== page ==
SDK-Style project and project.assets.json

SDK-Style project and project.assets.json

Last week I encountered an issue with MSBuild while trying to run it from command line.
The issue did not appear when using VisualStudio right click + build but only appeared when using msbuild.exe CLI directly with a clean project.

Assets file 'C:\[...]\obj\project.assets.json' not found. Run a NuGet package restore to generate this file.

When I first saw the error, few questions came to my mind which I will share today in 3 points:

  1. Overview of project.assets.json
  2. Slim SDK-Style project
  3. Mixing SDK-Style project and old projects

Special shoutout to @enricosada who provided me with all the answers regarding the SDK-Style project.

1. Overview of project.assets.json

project.assets.json lists all the dependencies of the project. It is created in the /obj folder when using dotnet restore or dotnet build as it implicitly calls restore before build, or msbuid.exe /t:restore with msbuild CLI.

To simulate dotnet build (restore + build) for .NET Framework project with msbuild, we can do msbuild /t:restore;build which use the target parameter /t.

Building requires the project.assets.json file, which lists the dependencies of your application. The file is created when dotnet restore is executed. Without the assets file in place, the tooling cannot resolve reference assemblies, which results in errors. With .NET Core 1.x SDK, you needed to explicitly run the dotnet restore before running dotnet build. Starting with .NET Core 2.0 SDK, dotnet restore runs implicitly when you run dotnet build. If you want to disable implicit restore when running the build command, you can pass the --no-restore option.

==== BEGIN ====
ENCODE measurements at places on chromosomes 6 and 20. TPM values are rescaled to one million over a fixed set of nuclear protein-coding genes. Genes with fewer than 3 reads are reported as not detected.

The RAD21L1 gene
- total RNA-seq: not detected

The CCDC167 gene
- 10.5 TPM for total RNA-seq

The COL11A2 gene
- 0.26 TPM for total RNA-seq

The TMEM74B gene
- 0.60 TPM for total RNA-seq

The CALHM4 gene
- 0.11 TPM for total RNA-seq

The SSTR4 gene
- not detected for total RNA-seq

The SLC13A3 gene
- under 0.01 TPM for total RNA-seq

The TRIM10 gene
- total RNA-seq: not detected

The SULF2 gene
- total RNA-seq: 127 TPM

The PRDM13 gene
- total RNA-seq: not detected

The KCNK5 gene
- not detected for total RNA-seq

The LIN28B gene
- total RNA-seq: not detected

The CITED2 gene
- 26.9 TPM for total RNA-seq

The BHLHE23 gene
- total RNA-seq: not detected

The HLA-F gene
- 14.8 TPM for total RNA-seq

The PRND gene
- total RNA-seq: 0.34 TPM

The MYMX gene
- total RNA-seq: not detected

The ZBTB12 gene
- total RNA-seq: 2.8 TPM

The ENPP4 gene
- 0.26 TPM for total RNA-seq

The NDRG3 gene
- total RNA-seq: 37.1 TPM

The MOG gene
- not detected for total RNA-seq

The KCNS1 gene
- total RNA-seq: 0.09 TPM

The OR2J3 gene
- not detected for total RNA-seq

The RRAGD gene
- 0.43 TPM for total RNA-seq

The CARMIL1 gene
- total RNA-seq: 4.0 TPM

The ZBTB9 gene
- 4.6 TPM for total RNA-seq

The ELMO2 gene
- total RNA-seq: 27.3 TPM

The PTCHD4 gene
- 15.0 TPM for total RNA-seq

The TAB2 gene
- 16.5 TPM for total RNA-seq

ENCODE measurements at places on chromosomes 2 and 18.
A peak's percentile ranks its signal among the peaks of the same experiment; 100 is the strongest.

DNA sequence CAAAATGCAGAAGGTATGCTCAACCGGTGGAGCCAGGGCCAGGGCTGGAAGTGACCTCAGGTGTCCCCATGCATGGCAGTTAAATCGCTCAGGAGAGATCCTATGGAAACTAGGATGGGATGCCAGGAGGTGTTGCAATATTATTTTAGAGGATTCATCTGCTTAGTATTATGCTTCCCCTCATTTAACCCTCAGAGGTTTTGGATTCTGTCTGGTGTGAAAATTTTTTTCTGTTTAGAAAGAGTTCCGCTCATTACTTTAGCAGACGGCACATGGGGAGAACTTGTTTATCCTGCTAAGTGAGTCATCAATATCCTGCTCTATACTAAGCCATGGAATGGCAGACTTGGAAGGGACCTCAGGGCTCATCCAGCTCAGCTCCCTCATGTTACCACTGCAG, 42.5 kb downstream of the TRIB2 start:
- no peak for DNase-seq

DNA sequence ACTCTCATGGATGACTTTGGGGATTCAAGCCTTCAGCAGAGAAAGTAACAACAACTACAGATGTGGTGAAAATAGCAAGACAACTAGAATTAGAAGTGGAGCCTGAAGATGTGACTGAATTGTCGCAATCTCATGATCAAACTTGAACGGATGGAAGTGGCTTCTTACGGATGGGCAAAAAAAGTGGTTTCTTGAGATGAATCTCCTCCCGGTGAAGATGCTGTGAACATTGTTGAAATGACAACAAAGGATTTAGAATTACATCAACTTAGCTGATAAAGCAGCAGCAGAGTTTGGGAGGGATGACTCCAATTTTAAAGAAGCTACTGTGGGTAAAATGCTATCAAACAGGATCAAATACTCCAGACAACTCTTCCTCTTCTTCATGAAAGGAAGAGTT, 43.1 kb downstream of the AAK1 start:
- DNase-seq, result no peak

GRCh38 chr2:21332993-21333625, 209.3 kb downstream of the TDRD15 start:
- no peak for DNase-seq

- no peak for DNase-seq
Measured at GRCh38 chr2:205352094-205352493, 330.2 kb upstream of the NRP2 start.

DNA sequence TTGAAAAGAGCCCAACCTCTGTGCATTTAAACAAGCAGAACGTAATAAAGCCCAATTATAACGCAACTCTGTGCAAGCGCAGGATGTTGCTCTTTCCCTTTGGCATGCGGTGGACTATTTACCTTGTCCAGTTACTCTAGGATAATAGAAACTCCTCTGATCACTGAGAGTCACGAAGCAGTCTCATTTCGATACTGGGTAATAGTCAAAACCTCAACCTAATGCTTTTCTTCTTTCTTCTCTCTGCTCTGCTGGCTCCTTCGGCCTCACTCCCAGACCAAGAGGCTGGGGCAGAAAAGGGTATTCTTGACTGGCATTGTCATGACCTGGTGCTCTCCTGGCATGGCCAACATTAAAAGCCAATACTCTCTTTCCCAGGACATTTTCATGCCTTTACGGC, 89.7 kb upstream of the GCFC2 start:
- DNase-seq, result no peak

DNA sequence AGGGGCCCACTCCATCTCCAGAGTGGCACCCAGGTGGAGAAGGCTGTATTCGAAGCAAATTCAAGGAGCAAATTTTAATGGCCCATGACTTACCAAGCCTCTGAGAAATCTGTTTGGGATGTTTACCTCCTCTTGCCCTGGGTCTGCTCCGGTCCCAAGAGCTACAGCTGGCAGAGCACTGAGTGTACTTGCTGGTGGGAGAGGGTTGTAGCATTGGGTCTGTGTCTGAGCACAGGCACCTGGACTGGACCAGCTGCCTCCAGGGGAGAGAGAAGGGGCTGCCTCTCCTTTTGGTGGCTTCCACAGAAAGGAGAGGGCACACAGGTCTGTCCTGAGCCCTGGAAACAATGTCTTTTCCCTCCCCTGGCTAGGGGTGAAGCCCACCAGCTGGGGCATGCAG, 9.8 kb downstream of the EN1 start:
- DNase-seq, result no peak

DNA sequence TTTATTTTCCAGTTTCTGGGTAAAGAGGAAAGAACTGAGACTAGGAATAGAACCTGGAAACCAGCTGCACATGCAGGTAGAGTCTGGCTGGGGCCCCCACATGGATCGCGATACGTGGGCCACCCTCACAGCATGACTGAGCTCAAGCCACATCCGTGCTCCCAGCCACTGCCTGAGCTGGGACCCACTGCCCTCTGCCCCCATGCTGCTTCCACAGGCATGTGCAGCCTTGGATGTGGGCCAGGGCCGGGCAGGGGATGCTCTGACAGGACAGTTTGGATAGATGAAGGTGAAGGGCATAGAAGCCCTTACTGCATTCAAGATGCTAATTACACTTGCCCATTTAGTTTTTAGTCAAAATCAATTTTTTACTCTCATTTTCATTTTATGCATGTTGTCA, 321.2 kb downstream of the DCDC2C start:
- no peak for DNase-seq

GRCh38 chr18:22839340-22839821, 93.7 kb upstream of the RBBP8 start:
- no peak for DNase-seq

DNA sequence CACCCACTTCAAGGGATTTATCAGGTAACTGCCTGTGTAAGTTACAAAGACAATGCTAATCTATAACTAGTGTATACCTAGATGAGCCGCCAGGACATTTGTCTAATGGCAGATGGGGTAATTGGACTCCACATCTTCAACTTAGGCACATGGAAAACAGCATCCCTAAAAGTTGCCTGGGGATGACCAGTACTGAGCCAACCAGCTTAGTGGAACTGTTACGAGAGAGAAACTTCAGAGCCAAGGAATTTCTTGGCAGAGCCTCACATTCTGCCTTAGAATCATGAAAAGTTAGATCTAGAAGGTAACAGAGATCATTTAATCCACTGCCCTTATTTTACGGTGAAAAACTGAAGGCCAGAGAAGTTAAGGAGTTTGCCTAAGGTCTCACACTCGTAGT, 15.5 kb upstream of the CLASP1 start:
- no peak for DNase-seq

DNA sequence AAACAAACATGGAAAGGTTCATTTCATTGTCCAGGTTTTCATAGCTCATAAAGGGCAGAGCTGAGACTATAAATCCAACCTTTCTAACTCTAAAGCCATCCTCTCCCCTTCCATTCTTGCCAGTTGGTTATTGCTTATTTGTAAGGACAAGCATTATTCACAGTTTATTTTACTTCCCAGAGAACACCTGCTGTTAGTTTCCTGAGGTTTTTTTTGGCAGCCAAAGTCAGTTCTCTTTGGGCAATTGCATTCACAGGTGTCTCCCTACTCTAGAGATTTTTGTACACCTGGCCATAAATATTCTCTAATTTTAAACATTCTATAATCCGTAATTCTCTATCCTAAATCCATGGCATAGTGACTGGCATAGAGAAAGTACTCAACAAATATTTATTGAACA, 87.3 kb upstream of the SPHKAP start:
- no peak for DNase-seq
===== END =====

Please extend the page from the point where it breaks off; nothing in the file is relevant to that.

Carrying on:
Source:
https://docs.microsoft.com/en-us/dotnet/core/tools/dotnet-build?tabs=netcore2x

2. Slim SDK-Style project

In the past, all dependencies were listed directly in the old project file:

<?xml version="1.0" encoding="utf-8"?>
<Project ToolsVersion="15.0" DefaultTargets="Build" xmlns="http://schemas.microsoft.com/developer/msbuild/2003">
  <Import Project="$(MSBuildExtensionsPath)\$(MSBuildToolsVersion)\Microsoft.Common.props" Condition="Exists('$(MSBuildExtensionsPath)\$(MSBuildToolsVersion)\Microsoft.Common.props')" />
  <PropertyGroup>
    <Configuration Condition=" '$(Configuration)' == '' ">Debug</Configuration>
    <Platform Condition=" '$(Platform)' == '' ">AnyCPU</Platform>